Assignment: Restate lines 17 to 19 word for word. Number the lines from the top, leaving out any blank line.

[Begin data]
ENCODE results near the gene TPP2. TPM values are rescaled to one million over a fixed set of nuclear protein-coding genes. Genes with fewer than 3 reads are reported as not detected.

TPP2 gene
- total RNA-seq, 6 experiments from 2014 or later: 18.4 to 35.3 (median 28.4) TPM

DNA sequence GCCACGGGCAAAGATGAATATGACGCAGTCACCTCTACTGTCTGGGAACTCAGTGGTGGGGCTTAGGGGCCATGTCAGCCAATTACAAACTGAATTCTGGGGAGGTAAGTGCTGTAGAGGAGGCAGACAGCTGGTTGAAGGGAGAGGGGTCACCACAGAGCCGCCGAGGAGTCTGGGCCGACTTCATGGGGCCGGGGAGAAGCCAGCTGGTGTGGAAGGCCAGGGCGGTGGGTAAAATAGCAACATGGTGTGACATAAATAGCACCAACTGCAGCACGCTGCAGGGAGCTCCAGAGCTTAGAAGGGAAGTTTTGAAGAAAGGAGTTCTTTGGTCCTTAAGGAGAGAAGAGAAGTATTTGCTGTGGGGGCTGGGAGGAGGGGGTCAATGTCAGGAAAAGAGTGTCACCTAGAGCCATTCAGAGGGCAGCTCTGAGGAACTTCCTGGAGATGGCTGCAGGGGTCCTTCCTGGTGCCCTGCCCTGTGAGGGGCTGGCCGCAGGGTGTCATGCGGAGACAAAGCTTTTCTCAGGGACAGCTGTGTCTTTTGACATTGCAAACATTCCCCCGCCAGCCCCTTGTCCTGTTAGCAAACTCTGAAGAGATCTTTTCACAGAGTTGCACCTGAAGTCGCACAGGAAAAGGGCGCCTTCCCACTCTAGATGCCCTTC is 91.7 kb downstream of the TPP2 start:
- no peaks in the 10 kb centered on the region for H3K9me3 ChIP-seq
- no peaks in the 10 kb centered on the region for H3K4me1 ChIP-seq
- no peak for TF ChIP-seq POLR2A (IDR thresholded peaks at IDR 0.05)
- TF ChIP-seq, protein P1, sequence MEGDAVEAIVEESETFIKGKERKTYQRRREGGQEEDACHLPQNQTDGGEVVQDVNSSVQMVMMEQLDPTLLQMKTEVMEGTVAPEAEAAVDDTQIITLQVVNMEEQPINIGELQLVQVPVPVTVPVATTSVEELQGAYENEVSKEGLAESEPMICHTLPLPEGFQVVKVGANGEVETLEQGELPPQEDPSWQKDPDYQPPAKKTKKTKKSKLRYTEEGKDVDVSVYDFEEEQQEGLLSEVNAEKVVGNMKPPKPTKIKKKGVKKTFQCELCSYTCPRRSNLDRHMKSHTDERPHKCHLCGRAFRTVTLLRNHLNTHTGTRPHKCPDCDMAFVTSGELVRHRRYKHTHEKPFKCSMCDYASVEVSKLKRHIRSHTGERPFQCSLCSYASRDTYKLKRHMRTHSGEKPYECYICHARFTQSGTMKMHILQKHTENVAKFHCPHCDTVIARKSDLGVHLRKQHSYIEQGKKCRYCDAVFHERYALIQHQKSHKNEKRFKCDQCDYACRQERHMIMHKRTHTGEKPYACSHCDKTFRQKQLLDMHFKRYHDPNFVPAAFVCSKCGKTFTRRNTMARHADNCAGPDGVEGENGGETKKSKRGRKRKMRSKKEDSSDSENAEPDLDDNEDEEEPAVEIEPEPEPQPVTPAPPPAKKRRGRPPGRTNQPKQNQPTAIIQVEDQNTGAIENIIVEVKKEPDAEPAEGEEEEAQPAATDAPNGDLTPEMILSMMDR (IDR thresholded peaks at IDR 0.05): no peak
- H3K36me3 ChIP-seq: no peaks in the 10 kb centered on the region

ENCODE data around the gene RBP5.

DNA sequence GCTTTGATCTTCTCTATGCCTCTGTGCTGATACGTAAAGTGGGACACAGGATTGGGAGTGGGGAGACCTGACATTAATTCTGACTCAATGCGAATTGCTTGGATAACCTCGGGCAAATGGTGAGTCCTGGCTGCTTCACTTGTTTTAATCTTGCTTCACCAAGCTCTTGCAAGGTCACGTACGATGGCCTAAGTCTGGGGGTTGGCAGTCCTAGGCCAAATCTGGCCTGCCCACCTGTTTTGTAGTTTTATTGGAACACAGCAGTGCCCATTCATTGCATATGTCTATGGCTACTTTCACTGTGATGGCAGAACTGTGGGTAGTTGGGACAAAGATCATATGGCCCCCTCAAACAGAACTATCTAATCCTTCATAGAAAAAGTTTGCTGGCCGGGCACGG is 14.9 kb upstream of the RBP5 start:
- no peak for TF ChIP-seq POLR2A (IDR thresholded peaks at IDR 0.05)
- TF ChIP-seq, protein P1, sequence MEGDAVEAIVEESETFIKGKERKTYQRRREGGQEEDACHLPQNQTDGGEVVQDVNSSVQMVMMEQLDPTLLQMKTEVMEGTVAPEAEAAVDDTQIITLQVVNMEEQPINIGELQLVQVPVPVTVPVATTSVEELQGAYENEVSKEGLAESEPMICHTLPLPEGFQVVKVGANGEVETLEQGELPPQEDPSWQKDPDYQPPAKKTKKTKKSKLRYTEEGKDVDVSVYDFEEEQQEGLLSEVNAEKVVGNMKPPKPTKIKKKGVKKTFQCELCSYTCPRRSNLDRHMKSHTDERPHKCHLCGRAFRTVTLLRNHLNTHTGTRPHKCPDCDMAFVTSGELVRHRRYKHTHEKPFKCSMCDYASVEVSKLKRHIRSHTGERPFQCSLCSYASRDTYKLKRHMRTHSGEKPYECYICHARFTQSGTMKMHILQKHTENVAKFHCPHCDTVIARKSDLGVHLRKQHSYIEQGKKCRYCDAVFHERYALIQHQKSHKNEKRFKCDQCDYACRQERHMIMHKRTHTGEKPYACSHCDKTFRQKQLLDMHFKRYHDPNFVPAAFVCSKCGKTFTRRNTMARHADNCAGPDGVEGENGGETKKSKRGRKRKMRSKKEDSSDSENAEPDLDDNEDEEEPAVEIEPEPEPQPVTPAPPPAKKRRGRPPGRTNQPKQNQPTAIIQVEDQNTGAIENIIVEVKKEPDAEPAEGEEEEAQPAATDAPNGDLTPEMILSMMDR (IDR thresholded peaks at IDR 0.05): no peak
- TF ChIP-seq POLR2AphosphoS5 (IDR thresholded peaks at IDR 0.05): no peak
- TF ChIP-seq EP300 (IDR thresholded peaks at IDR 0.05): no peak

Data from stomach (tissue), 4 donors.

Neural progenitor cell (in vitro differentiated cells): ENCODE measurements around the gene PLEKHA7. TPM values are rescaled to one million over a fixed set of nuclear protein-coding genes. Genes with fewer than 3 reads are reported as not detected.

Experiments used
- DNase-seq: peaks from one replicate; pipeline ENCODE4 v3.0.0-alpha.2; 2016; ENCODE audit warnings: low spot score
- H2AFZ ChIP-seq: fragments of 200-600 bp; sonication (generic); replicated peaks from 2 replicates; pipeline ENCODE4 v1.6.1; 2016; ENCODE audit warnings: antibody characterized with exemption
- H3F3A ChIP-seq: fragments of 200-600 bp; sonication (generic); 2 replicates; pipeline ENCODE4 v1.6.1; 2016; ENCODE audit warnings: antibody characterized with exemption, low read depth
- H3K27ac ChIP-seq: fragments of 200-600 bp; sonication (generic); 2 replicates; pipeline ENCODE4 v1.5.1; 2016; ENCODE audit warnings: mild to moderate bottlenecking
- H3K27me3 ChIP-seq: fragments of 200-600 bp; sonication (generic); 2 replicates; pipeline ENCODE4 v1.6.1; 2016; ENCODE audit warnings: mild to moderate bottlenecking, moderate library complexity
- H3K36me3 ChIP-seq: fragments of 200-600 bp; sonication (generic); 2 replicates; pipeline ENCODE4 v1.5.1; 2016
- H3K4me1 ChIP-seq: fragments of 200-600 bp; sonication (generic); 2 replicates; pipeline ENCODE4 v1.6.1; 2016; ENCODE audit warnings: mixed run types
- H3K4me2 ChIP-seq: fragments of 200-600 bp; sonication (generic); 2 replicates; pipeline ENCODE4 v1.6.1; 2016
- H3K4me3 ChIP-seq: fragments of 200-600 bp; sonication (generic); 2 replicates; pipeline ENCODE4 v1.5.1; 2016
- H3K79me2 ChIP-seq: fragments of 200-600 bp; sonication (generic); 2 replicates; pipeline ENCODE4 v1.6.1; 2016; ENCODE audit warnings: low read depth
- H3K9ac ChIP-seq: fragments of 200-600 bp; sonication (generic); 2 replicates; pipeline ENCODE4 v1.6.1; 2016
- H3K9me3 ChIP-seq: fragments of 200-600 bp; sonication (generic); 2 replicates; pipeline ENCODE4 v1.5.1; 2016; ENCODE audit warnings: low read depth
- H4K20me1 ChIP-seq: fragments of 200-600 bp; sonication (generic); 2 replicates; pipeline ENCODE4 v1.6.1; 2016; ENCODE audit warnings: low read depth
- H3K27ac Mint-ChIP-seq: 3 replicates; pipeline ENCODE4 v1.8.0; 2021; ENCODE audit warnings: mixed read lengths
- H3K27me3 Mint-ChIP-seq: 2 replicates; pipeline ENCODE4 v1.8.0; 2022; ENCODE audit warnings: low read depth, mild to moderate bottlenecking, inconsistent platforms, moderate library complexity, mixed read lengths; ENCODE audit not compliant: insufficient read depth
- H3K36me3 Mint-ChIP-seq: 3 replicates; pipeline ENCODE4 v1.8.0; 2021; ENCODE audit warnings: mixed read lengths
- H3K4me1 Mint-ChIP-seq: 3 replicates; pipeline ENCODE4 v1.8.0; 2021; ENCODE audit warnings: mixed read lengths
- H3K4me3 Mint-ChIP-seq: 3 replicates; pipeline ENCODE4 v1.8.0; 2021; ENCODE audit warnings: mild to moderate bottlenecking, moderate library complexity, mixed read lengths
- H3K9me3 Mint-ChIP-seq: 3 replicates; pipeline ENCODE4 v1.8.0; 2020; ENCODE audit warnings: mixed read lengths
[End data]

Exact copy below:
Neural progenitor cell (in vitro differentiated cells): ENCODE measurements around the gene PLEKHA7. TPM values are rescaled to one million over a fixed set of nuclear protein-coding genes. Genes with fewer than 3 reads are reported as not detected.

Experiments used
- DNase-seq: peaks from one replicate; pipeline ENCODE4 v3.0.0-alpha.2; 2016; ENCODE audit warnings: low spot score